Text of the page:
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Baby Edgar & The $28

Baby Edgar & The $28 - A True Story from Guatemala (Wherein Anita encounters a crying mother, a dying baby, and a shack with little food and five malnourished kids who don't go to school.) September, 2001

Anita met a lady she didn't know on the street last Monday afternoon around 12:30. The lady was crying so Anita stopped to ask what was wrong. Under the blanket this mom had a 5-month-old baby, almost lifeless. "The doctor said my baby is going to die", she rasped helplessly. "My husband gets out of work at 2 pm, and maybe then he can borrow Q200 (US $28) so we can take a bus to the hospital (45 minutes away by bus) and get my baby admitted.

It was drizzling and looked like rain, so Anita brought the mother and baby back to our house to wait, and so she could examine the baby further. The baby's face was cherubic, plump rosy cheeks and big brown eyes. To look at his chubby face, you'd think he was healthy. (Here, that condition is called “baby sugar" condition)

But Anita was horrified as she further examined Baby Edgar. Under the bundle of clothes, his body was shriveled up to almost nothing with deep wrinkles on his tummy, indicating a drastic, rapid weight loss. His lower arms and hands were almost white and were cold and limp; and his feet were swelling, indicating lack of protein in his veins to keep the liquid in his veins.

He hadn't been drinking anything for days, vomiting, diarrhea. Esmeralda hadn't been able to breastfeed for six weeks because she had been sick and in the hospital. The grandmother hadn't been able to get him to take a bottle during the three weeks the mother had been in the hospital. Anita weighed him. Baby Edgar had gone from 16 pounds to 9 pounds in about six weeks. He was in very bad shape, and it was clear he wouldn't live more than a few more hours without some immediate care.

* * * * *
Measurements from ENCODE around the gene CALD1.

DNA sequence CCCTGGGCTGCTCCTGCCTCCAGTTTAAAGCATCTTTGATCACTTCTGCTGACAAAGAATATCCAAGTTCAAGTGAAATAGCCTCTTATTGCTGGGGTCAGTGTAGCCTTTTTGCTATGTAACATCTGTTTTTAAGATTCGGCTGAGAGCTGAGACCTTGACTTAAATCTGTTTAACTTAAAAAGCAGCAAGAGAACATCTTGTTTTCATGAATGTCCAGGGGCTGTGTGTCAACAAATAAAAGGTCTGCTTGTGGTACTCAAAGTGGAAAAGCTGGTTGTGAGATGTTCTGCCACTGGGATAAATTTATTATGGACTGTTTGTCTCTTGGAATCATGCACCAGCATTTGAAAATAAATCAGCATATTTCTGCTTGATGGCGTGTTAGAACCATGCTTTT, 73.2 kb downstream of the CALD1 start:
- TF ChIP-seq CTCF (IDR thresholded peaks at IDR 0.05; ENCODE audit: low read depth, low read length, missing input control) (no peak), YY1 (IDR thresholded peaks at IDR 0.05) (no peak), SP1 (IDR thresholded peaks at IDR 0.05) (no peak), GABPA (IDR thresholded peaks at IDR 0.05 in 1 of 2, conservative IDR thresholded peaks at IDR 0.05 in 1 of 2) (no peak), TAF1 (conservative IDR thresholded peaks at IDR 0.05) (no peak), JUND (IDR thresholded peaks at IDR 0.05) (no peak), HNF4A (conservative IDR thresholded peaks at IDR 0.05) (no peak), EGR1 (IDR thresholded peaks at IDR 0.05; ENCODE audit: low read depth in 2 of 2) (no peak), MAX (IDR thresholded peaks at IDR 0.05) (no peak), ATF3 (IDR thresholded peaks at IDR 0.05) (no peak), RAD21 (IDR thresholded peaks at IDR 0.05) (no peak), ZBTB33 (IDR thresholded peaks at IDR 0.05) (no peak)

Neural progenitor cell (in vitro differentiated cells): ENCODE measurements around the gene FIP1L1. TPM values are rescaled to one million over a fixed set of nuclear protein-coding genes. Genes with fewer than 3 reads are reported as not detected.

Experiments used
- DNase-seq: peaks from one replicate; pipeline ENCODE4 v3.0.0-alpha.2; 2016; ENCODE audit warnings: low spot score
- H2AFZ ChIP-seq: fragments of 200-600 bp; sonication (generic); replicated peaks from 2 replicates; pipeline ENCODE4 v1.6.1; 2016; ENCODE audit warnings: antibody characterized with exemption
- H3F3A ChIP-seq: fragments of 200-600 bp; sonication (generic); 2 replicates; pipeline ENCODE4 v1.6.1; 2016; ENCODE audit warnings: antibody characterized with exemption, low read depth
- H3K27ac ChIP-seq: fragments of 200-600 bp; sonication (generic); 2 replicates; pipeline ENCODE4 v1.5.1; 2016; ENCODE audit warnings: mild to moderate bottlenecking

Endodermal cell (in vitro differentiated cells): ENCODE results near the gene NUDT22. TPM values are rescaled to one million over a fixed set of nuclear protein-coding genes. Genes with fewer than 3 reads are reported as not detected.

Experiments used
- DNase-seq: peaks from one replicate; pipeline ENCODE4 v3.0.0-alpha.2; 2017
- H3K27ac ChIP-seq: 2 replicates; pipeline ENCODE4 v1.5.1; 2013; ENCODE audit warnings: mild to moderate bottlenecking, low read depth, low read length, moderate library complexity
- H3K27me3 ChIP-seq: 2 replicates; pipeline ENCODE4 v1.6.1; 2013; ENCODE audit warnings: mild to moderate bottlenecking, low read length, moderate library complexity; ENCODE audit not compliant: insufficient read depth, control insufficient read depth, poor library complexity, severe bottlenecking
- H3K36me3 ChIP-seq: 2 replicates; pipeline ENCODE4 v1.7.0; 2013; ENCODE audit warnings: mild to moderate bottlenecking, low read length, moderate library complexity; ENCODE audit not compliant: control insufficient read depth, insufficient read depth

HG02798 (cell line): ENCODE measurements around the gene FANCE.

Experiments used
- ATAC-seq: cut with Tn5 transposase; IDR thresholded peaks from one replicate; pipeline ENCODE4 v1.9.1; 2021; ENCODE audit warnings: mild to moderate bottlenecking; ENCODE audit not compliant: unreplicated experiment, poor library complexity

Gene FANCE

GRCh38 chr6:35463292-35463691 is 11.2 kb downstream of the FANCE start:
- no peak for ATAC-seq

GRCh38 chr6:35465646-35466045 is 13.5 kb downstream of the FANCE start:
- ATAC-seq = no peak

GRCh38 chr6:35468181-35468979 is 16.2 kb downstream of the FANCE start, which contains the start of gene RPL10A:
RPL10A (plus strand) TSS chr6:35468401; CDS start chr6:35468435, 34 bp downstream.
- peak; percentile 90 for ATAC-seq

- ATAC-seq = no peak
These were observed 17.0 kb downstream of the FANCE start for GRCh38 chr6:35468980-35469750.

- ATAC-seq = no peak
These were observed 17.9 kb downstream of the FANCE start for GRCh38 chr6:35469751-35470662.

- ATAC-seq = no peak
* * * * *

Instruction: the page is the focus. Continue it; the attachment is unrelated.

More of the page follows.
Anita quickly mixed up some rehydration fluid and started to feed him with a little dropper, like the one you’d use to feed a baby bird, or baby squirrel. Little by little he started taking the fluid. That would be his life support for the next two hours, until we could get him to the hospital. It was this drop-by-drop hydration that kept him alive until he later received an IV at the hospital.

Executive Decision – time for action We concluded that the baby might not live until the end of the day - it was time for some decisive action. We certainly didn’t want the complications of a baby dying at out house. So we put the mom and baby in the van and we went to wait for the father to come out of work. He had already left work by the time we go there, and was walking all over town to try to borrow the $28 he needed to admit the baby to the hospital. But he wasn't having any luck.

"We've got to go to the hospital right now", we told the father. "But I can’t, I don't have the money", he said softly, chagrined. We assured him that we’d lend it to him and not to worry, but that we had to leave right now.